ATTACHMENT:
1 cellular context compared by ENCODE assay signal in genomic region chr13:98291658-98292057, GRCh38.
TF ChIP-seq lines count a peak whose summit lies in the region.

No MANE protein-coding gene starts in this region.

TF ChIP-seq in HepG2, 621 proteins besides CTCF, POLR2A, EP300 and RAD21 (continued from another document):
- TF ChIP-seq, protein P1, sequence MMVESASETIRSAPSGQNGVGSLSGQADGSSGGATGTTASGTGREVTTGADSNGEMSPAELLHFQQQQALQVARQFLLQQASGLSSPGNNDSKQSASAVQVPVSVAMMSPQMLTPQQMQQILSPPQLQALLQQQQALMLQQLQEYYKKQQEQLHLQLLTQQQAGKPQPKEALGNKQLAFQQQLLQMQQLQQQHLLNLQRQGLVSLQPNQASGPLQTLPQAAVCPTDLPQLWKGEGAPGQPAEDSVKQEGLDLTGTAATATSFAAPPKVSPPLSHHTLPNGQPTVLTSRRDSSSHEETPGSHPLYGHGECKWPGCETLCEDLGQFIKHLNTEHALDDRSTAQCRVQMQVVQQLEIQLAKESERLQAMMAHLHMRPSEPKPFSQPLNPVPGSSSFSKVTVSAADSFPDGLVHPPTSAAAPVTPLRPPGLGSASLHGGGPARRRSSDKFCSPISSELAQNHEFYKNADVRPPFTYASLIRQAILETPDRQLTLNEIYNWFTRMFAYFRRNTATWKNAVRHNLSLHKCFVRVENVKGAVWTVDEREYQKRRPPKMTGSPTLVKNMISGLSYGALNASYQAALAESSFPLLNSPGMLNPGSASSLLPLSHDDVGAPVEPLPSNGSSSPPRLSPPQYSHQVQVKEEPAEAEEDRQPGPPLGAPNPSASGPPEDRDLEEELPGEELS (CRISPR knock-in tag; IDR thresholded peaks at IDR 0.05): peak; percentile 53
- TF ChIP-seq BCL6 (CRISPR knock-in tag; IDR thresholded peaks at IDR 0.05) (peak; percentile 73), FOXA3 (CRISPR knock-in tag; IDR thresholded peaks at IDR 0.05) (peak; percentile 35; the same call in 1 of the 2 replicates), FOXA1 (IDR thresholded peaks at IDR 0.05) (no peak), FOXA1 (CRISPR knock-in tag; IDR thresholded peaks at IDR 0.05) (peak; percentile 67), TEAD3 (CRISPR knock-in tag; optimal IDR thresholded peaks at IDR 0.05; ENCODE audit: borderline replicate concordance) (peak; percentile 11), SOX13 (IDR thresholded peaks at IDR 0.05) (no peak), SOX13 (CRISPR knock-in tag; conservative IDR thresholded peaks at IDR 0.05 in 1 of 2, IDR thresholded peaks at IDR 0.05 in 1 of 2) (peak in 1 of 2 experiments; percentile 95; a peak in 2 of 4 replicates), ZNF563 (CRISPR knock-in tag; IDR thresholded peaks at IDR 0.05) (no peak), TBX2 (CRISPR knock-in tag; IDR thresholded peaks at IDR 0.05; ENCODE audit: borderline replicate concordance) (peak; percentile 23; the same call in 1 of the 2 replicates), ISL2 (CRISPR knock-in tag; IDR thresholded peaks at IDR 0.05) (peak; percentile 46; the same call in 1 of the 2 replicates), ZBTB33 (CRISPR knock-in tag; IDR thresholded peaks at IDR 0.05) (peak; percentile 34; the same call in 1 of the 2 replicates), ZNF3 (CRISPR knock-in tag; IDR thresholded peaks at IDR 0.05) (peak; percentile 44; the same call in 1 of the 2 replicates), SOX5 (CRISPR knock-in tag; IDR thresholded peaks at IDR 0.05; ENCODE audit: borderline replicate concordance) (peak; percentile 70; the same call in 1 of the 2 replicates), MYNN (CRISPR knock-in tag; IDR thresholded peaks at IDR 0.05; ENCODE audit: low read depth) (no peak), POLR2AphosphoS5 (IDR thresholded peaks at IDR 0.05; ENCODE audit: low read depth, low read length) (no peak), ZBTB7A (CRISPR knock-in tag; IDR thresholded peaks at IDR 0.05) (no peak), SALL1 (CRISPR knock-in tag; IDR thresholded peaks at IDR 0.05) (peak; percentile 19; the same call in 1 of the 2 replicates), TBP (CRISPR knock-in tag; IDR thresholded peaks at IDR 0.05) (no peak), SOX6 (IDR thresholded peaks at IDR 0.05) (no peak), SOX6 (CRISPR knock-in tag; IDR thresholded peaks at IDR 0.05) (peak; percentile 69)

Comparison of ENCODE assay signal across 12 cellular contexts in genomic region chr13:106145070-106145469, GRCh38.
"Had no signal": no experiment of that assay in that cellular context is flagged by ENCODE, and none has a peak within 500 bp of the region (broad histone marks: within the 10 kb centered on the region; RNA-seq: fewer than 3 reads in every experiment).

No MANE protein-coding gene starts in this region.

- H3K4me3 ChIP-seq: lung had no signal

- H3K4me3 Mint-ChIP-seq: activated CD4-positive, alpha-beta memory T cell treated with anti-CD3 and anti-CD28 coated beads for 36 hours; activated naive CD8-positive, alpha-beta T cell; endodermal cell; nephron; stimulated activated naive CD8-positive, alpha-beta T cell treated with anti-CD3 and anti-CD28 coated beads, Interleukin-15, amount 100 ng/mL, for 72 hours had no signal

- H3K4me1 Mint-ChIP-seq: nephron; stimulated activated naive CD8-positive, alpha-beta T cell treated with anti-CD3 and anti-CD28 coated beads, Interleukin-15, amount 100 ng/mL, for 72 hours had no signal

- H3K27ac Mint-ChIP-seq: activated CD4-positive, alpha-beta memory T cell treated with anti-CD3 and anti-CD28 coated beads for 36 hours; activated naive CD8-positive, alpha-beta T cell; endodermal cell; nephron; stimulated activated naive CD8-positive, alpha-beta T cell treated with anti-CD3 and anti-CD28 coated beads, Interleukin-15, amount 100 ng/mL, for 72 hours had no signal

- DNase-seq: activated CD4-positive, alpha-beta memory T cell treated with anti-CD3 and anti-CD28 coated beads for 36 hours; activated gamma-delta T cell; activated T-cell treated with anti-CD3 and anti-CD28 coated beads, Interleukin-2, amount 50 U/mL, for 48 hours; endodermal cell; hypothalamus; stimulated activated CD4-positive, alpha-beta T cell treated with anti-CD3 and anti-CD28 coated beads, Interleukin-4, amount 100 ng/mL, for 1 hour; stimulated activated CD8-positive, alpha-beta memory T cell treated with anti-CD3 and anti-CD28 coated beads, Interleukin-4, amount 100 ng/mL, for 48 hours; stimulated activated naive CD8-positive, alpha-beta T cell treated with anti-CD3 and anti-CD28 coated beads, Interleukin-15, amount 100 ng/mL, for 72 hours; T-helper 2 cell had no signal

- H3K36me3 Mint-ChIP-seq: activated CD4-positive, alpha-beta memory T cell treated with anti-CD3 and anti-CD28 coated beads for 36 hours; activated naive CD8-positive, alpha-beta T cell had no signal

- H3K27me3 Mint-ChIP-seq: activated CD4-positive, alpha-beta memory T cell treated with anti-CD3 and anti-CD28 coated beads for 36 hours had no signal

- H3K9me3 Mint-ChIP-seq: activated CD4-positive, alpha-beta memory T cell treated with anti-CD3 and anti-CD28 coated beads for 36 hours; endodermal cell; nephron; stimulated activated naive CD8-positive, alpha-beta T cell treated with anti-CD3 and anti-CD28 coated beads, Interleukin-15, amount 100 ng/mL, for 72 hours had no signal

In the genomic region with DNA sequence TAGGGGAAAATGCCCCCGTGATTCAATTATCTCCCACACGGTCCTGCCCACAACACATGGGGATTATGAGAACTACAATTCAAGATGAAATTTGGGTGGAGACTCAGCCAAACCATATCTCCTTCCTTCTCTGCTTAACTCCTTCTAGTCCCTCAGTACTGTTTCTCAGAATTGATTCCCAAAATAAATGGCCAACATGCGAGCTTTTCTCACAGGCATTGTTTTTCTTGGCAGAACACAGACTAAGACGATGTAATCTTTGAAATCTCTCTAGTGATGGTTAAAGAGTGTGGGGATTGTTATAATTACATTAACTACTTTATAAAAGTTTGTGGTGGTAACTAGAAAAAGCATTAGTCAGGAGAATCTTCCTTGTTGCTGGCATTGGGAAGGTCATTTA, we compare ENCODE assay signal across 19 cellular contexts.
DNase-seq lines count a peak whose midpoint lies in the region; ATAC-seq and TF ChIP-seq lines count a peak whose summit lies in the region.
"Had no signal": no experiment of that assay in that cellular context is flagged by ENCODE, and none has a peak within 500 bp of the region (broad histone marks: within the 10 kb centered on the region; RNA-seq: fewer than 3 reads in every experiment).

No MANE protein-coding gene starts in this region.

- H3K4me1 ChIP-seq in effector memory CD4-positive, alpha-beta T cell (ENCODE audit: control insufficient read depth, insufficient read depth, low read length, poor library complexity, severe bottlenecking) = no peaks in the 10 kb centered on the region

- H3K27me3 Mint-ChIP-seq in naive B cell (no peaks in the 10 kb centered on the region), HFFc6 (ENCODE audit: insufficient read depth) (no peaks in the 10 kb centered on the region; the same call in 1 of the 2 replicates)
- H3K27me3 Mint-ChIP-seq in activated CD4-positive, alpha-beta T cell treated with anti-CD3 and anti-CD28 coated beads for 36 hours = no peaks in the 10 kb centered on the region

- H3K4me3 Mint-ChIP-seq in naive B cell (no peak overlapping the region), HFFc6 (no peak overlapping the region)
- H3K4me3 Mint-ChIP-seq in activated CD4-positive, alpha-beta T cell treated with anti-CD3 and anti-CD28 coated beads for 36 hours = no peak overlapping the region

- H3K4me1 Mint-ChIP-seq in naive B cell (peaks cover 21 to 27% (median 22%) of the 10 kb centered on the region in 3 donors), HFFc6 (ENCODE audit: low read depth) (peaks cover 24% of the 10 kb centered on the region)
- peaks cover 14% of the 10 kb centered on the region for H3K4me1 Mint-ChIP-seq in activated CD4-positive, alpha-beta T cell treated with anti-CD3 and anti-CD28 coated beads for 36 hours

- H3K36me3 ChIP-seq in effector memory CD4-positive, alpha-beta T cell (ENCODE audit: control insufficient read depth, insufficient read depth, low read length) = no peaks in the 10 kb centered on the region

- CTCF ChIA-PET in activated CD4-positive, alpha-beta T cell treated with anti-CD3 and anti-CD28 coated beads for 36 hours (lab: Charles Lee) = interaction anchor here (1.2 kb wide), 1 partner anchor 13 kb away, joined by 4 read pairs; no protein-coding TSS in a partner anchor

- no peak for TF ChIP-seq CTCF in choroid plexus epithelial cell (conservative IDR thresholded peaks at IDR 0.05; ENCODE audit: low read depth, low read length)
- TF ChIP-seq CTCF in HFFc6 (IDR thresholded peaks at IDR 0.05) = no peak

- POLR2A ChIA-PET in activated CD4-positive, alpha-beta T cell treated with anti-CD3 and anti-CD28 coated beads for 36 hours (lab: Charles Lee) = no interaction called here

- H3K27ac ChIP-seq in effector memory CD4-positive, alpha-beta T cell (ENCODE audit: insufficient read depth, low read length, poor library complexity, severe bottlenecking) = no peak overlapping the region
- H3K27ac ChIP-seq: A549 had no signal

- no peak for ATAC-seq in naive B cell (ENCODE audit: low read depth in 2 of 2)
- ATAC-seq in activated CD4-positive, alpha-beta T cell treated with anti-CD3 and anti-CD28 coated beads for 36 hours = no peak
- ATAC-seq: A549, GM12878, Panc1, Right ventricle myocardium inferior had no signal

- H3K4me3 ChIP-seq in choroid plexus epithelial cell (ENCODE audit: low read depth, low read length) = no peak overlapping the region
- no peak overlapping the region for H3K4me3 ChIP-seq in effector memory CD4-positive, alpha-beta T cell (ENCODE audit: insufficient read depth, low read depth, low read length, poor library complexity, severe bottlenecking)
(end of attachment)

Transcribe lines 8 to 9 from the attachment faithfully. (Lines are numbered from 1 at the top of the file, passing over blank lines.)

"Had no signal": no experiment of that assay in that cellular context is flagged by ENCODE, and none has a peak within 500 bp of the region (broad histone marks: within the 10 kb centered on the region; RNA-seq: fewer than 3 reads in every experiment).

No MANE protein-coding gene starts in this region.